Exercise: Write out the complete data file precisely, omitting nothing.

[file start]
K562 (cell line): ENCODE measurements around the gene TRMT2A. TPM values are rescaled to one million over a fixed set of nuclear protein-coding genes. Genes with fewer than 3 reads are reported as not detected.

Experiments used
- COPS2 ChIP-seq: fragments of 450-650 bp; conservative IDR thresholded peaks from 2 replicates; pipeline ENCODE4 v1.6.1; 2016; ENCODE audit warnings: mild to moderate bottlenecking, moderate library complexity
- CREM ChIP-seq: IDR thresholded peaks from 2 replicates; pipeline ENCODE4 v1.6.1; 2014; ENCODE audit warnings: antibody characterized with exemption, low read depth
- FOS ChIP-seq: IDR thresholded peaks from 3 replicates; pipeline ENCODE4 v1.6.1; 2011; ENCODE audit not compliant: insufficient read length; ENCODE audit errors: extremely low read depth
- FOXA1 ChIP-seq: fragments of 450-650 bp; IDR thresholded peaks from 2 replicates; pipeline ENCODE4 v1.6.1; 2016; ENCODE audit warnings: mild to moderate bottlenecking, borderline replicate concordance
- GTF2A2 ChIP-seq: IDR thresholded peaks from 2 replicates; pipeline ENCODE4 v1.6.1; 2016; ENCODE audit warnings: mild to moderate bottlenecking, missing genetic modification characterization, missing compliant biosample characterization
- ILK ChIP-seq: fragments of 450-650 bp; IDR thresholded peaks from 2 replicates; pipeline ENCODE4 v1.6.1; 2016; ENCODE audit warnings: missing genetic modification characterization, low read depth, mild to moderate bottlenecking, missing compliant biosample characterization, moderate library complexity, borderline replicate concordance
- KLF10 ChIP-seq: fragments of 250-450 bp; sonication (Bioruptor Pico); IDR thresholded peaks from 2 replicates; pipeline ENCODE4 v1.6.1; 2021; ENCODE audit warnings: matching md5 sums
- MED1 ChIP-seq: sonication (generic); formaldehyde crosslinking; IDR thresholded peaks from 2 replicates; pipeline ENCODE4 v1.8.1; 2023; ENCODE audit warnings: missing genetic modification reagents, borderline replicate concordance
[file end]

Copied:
K562 (cell line): ENCODE measurements around the gene TRMT2A. TPM values are rescaled to one million over a fixed set of nuclear protein-coding genes. Genes with fewer than 3 reads are reported as not detected.

Experiments used
- COPS2 ChIP-seq: fragments of 450-650 bp; conservative IDR thresholded peaks from 2 replicates; pipeline ENCODE4 v1.6.1; 2016; ENCODE audit warnings: mild to moderate bottlenecking, moderate library complexity
- CREM ChIP-seq: IDR thresholded peaks from 2 replicates; pipeline ENCODE4 v1.6.1; 2014; ENCODE audit warnings: antibody characterized with exemption, low read depth
- FOS ChIP-seq: IDR thresholded peaks from 3 replicates; pipeline ENCODE4 v1.6.1; 2011; ENCODE audit not compliant: insufficient read length; ENCODE audit errors: extremely low read depth
- FOXA1 ChIP-seq: fragments of 450-650 bp; IDR thresholded peaks from 2 replicates; pipeline ENCODE4 v1.6.1; 2016; ENCODE audit warnings: mild to moderate bottlenecking, borderline replicate concordance
- GTF2A2 ChIP-seq: IDR thresholded peaks from 2 replicates; pipeline ENCODE4 v1.6.1; 2016; ENCODE audit warnings: mild to moderate bottlenecking, missing genetic modification characterization, missing compliant biosample characterization
- ILK ChIP-seq: fragments of 450-650 bp; IDR thresholded peaks from 2 replicates; pipeline ENCODE4 v1.6.1; 2016; ENCODE audit warnings: missing genetic modification characterization, low read depth, mild to moderate bottlenecking, missing compliant biosample characterization, moderate library complexity, borderline replicate concordance
- KLF10 ChIP-seq: fragments of 250-450 bp; sonication (Bioruptor Pico); IDR thresholded peaks from 2 replicates; pipeline ENCODE4 v1.6.1; 2021; ENCODE audit warnings: matching md5 sums
- MED1 ChIP-seq: sonication (generic); formaldehyde crosslinking; IDR thresholded peaks from 2 replicates; pipeline ENCODE4 v1.8.1; 2023; ENCODE audit warnings: missing genetic modification reagents, borderline replicate concordance